Ok... I need a longer lens

My guess is Great Blue Heron. Ill take the 300 off your hands. :wink:


I thought it must be a Heron with the others in the same area, but from this angle the neck looked so much straighter which gives him an odd appearance.

Seriously, I'm close to giving up on bird pics, especially with a FF camera and a short lens (by birding standards). I thought I might like the challenge of it, but after 3 months with little success I'm starting to question my sanity.
Don't get too flustered. I started birding with an 80-200 on a crop sensor, which gives the same FOV as your 300, so I know your frustration first-hand. It takes a ton of patience, and it forces you to work on your fieldcraft of being able to get closer to your quarry.
In shots like this, where the bird is way out in the water, there is nothing you can really do other than sit really still and hope he walks toward you a little.
There are a few bird photogs I've seen recently on a restrictive budget enjoying adapting older 300-400mm manual lenses on the 2x crop m4/3rds body for a 600 to 800mm fov. The advantage of these lenses is their price, availability, and size. The disadvantage is manual focus and dated optics. I myself have had good results from a SMC Takumar 200mm although I haven't shot birds with it.

Now... I'm not saying this is a replacement for $10k USD of equipment, but for enjoyment its good enough. You just have to learn the glass and stay within its limits.. the results can be very surprising.



This was shot with my G1 + Tele-takumar 200 f/3.5 (1950s vintage). Its a very simple optical design with only single coated elements. As you can see.. still acceptable. There are other multicoated updated designs (canon, nikon.. almost any brand) that can be adapted to the m4/3rds format.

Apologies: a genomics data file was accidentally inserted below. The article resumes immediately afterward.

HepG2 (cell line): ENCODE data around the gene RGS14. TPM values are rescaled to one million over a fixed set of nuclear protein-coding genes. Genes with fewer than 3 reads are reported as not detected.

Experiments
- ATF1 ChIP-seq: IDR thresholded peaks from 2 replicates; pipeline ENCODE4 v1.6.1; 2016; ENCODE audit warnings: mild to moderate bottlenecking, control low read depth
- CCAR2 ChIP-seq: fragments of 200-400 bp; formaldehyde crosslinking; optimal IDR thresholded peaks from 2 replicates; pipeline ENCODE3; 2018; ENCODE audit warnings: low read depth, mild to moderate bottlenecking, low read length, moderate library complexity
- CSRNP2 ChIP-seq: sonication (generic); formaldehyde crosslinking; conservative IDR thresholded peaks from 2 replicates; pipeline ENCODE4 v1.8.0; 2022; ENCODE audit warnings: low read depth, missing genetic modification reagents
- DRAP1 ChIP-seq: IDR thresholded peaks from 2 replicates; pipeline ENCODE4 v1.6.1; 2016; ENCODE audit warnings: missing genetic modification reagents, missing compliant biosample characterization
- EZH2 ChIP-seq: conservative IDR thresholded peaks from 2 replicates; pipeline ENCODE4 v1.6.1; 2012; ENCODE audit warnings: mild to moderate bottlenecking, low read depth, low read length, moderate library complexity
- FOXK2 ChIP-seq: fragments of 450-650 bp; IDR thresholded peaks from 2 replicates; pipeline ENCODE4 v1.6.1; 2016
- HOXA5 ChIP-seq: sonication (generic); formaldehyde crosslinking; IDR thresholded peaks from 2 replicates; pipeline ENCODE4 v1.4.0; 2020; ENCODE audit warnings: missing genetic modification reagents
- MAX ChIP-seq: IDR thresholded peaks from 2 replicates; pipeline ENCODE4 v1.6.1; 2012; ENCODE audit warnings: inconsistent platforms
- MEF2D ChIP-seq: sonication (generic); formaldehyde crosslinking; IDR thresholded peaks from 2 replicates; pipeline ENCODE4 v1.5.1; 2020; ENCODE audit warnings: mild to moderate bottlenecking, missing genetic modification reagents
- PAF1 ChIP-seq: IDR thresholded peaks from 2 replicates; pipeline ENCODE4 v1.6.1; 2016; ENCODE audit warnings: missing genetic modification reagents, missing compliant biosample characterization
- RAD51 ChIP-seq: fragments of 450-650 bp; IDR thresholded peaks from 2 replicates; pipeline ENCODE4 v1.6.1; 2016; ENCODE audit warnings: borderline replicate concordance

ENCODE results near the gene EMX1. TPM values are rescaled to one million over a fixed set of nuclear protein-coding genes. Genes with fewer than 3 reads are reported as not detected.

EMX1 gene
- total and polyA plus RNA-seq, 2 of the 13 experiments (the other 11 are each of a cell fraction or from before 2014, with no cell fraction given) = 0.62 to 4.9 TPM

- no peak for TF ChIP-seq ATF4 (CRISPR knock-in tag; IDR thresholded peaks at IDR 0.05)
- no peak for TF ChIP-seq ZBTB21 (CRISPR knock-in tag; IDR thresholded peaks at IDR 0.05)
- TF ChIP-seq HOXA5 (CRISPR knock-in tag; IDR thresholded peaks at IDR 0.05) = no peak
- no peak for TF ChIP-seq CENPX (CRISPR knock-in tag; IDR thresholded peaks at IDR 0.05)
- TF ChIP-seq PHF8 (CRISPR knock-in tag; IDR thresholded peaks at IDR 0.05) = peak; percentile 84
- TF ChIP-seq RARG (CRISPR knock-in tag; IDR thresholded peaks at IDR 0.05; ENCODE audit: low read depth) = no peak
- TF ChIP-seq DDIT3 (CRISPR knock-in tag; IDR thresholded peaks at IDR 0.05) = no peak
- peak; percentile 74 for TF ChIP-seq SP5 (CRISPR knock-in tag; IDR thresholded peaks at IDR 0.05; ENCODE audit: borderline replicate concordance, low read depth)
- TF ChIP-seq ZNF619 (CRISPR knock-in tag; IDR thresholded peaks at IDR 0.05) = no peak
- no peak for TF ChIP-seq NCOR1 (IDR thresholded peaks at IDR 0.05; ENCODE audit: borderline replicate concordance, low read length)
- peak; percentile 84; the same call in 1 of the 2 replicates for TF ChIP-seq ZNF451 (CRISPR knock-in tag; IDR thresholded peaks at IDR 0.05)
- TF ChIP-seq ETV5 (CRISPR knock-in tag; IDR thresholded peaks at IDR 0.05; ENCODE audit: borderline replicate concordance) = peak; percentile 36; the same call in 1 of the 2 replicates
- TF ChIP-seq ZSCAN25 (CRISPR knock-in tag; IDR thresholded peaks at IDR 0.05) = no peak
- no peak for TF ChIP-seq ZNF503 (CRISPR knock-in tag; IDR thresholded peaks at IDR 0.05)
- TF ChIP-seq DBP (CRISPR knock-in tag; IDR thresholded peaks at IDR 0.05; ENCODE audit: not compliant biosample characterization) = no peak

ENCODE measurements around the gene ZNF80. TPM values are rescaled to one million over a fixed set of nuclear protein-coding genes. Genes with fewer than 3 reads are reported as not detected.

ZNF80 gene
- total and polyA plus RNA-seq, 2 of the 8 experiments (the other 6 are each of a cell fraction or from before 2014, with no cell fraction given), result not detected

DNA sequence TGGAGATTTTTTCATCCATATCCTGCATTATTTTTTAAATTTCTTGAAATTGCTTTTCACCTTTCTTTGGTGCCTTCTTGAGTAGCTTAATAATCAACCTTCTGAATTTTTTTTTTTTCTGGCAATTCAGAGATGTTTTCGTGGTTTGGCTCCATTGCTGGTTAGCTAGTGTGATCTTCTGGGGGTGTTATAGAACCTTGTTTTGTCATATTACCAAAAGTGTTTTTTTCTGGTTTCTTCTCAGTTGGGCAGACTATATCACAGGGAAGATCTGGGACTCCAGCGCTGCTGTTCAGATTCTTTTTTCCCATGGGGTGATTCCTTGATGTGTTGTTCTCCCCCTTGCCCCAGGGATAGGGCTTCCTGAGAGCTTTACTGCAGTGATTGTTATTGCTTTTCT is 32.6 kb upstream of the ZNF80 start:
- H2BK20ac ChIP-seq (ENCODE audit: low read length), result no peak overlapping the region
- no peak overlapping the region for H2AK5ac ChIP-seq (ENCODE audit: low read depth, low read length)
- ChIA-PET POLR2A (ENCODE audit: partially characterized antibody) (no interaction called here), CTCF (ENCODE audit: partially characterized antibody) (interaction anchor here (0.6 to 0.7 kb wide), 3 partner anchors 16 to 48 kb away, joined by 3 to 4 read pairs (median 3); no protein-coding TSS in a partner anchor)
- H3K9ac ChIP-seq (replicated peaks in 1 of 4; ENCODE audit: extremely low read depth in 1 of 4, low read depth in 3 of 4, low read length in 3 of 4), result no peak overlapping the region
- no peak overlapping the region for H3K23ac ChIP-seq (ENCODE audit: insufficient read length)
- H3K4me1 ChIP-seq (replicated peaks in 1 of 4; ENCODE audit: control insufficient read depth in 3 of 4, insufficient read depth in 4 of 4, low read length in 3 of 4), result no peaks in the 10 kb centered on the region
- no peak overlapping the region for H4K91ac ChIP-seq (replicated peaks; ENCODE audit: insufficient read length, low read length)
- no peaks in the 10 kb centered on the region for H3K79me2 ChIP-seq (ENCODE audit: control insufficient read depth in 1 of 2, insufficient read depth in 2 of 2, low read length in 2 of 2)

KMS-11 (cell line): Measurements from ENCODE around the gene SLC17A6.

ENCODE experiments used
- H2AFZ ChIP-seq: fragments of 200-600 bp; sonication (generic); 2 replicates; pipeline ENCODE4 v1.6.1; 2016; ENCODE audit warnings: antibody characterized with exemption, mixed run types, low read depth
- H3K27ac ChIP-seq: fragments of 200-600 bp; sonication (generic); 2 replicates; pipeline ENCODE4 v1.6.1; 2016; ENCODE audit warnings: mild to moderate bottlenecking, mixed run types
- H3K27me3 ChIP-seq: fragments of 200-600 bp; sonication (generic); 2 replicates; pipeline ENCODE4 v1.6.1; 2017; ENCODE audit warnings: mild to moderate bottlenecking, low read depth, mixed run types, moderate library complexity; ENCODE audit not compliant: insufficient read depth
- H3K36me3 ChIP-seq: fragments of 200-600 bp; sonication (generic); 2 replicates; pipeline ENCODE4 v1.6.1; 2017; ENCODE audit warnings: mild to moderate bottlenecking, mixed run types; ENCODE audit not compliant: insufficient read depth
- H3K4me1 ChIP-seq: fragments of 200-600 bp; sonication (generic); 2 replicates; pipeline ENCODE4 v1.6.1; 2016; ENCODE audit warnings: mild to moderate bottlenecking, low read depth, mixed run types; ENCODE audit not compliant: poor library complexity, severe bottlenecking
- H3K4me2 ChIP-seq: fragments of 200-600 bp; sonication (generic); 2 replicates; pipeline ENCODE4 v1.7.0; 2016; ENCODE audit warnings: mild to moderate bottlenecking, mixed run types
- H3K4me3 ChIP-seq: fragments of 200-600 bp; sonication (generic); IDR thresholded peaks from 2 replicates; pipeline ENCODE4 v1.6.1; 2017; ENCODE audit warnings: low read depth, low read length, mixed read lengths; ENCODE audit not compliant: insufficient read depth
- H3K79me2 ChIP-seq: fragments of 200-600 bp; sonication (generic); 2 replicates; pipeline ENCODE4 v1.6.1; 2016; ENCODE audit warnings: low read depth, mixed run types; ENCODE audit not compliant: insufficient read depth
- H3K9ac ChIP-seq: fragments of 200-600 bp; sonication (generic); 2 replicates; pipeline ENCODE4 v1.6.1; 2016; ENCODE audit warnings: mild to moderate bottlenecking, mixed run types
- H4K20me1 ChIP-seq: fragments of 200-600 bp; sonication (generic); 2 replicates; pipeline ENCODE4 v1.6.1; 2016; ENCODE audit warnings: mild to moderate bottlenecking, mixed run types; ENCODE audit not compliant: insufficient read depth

I have been thinking of trying the 120-400 Sigma for stuff like this. Seems like a area in photography that would be tons of fun, but I agree that Patience is going to be your most valuable gear you can bring. Even with that lens and a X2 (Though I usually only use 1.4 if I have to) birds still can keep there distance but hey I have seen birds come really close to me while I was just sitting in a park or a on a bench somewhere so it can be done if with less lenses. Just keep at it and I am sure you will get great shots once you learn the tricks of the trade and like anything it just takes time.
Thanks for the feedback guys. This is the hardest type of photography to pick up and I certainly have new respect for wildlife photogs. I'll likely keep at it, it's just that the rewards don't seem to outweigh the effort. I don't have anything yet that is print worthy, but I have spent lots of time finding locations, hiking, waiting etc... I think I might work on something easy today like the Scottish Festival that's on this weekend.
Instead of the 80-400, why not the 50-500 or 150-500? The 50-500 is about the same price used, though Im not 100% sure about the 150-500..


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